For any kind of professional action photography all mirrorless cameras fail the test. Their AF tracking abilities are just way WAY too weak. And while their AF is now pretty dang fast it's really not very accurate! Good enough for us hobby and street guys probably tho. Even some of the second tire DLSR models have difficulties in these areas. Professionals pay the bucks for models like the D4 and the 1Dx for a good reason. Here again I don't see µ4/3 approaching a professional's requirements or expectations anytime soon. In fulfilling the desires and requirements of a bridge camera user I sure do though!
So in looking at both the current state today as well as the future of, µ4/3 I think it's useful to define or have some idea of what a bridge camera's purpose is. Besides of course being "good enough" to allow users to enjoy the experience of photography, I think bridge cameras are true to their label in several ways but mainly training and progression.
Training is accomplished via the camera's feature set and the offered options that accompany the system. This is all encompassing from the basics such as aperture, shutter, and file handling to the more bell-and-whistle-ish features like intervalometers, off-camera flash control, and wireless connectivity. The more we're trained to incorporate such features in our fun and learning experiences the more we will want to upgrade to systems more robust in those abilities and also the more creative we can be slash fun we can have - hooking us into it so to speak. And there it goes... The more hooked we are the more time we spend doing it the more we want to maybe get it to pay for itself by going pro and/or the more we can justify spending more for more robust more convenient systems and system options.
Right? Check it. The more one uses an on-camera built-in flash as just one example, the better they get with it and the more ways they can find to both justify upgrading to and increasing the desire for, high grade flash guns and later maybe even studio strobes, soft boxes, reflectors and so on. I see these basic underlying principles in just about every aspect of µ4/3 cameras. John W's comments just above exemplify this "progression" perfectly IMO and I see it all the time here, at other sites, and in my conversations with other photographers in person.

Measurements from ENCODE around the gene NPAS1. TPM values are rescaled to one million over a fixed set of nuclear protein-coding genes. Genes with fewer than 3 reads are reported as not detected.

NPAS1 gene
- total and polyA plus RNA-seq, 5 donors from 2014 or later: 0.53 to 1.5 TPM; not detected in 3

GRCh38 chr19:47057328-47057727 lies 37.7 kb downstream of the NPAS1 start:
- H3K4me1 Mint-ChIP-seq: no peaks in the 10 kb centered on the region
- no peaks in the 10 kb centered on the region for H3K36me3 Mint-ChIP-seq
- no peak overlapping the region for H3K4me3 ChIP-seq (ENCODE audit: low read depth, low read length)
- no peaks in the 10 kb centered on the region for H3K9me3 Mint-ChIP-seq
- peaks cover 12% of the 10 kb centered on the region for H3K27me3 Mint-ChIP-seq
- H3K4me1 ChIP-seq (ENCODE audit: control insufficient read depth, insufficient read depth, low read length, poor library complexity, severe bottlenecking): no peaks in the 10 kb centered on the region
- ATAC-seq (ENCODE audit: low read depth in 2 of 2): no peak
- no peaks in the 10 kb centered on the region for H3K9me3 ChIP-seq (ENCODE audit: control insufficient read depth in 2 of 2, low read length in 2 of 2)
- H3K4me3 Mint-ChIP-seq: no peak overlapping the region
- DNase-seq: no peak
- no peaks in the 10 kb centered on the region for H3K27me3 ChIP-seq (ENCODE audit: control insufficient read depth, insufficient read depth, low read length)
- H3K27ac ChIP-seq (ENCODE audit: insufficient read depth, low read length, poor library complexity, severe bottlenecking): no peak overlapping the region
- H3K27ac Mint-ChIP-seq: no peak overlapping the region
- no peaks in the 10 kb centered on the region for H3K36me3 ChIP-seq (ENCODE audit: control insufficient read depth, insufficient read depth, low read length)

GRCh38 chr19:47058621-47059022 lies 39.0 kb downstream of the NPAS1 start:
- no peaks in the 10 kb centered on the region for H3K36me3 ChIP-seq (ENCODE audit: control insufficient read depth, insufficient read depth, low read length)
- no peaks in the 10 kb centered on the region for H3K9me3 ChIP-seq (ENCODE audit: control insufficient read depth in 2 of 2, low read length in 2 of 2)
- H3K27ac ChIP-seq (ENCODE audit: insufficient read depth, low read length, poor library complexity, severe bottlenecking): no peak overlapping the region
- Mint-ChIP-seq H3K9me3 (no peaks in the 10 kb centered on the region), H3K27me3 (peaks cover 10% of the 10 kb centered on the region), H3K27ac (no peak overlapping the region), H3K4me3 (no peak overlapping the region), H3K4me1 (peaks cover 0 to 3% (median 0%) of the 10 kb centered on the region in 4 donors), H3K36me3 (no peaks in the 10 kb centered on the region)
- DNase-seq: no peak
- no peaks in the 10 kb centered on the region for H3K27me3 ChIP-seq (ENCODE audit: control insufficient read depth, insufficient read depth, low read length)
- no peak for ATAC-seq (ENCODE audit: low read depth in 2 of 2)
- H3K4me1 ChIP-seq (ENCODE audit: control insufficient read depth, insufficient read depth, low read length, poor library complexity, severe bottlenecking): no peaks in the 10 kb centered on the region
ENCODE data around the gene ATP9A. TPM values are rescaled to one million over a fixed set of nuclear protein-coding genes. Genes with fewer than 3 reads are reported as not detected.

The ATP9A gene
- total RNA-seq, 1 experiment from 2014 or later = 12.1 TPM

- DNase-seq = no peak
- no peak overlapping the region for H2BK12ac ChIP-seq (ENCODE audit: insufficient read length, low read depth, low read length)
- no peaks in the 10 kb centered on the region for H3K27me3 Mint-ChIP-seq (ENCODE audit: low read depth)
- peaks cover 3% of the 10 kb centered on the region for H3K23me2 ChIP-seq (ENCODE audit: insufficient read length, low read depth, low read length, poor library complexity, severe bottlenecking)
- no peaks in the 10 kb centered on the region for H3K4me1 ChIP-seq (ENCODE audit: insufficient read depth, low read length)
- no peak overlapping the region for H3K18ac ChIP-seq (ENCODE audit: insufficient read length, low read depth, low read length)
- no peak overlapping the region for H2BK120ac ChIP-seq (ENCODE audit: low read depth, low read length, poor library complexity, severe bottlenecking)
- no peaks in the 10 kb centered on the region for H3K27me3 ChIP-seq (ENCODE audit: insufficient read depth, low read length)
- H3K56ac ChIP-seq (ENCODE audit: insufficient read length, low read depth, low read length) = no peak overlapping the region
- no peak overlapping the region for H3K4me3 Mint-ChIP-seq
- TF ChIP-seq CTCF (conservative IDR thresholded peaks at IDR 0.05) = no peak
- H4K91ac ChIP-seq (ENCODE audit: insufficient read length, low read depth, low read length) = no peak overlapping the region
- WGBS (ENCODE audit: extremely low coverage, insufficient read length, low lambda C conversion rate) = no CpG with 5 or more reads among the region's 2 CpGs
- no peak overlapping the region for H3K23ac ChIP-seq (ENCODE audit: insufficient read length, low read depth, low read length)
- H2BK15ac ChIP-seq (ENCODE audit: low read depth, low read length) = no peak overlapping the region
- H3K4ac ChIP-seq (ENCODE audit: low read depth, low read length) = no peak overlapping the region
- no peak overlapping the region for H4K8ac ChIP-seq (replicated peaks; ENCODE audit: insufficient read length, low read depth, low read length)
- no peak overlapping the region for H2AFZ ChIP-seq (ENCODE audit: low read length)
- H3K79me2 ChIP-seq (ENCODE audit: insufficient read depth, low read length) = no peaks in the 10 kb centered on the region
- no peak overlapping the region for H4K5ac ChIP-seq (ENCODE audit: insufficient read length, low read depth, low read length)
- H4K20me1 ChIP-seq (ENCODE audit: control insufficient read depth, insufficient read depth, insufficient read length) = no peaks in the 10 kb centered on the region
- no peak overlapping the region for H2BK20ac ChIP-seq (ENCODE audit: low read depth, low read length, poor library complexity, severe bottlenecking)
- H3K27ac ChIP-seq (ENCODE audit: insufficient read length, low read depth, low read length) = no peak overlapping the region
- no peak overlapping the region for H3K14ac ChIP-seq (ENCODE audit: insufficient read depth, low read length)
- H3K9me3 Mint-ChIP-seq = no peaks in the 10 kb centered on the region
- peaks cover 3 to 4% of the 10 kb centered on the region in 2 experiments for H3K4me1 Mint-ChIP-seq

So that's mostly what I see the state of µ4/3 as being today. A currently well fleshed system which bridges users from smaller systems, phones, or even no camera at all over to higher dollar more capable and robust systems as they become ready and/or wanting to do so. Like all of you I of course also see people using µ4/3 as a secondary and complimentary system to their larger DSLRs as well as those who have realized that they're not really into it enough to want or need to carry around a larger DSLR - though mostly the later are people who previously owned 3rd tire systems or APS-C DSLRs.
What I expect to see in the future from µ4/3 is in direct line with this model as well. More fun slash convenience features that make us get into it more and when we do then upgrade to systems that do those things better or faster enough to justify the purchase. Personally I'm among the ambitionless sorts who aren't going anywhere with it and don't really want to either. For us µ4/3 cameras and their feature roadmaps are very well suited.